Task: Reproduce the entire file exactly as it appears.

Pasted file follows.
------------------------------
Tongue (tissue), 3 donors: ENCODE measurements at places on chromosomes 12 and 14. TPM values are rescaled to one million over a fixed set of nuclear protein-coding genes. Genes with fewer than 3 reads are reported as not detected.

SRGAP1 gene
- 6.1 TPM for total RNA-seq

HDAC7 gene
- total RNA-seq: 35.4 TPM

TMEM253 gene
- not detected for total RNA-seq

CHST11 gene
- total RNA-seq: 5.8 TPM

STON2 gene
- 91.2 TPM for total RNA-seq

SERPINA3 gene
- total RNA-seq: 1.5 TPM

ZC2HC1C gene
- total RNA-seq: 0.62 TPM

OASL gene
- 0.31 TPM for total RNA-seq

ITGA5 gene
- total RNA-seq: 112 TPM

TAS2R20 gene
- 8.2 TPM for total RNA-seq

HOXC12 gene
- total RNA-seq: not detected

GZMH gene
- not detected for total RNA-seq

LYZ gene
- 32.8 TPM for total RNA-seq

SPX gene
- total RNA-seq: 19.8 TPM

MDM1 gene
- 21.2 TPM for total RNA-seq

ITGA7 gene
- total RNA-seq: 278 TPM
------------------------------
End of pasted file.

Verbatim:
Tongue (tissue), 3 donors: ENCODE measurements at places on chromosomes 12 and 14. TPM values are rescaled to one million over a fixed set of nuclear protein-coding genes. Genes with fewer than 3 reads are reported as not detected.

SRGAP1 gene
- 6.1 TPM for total RNA-seq

HDAC7 gene
- total RNA-seq: 35.4 TPM

TMEM253 gene
- not detected for total RNA-seq

CHST11 gene
- total RNA-seq: 5.8 TPM

STON2 gene
- 91.2 TPM for total RNA-seq

SERPINA3 gene
- total RNA-seq: 1.5 TPM

ZC2HC1C gene
- total RNA-seq: 0.62 TPM

OASL gene
- 0.31 TPM for total RNA-seq

ITGA5 gene
- total RNA-seq: 112 TPM

TAS2R20 gene
- 8.2 TPM for total RNA-seq

HOXC12 gene
- total RNA-seq: not detected

GZMH gene
- not detected for total RNA-seq

LYZ gene
- 32.8 TPM for total RNA-seq

SPX gene
- total RNA-seq: 19.8 TPM

MDM1 gene
- 21.2 TPM for total RNA-seq

ITGA7 gene
- total RNA-seq: 278 TPM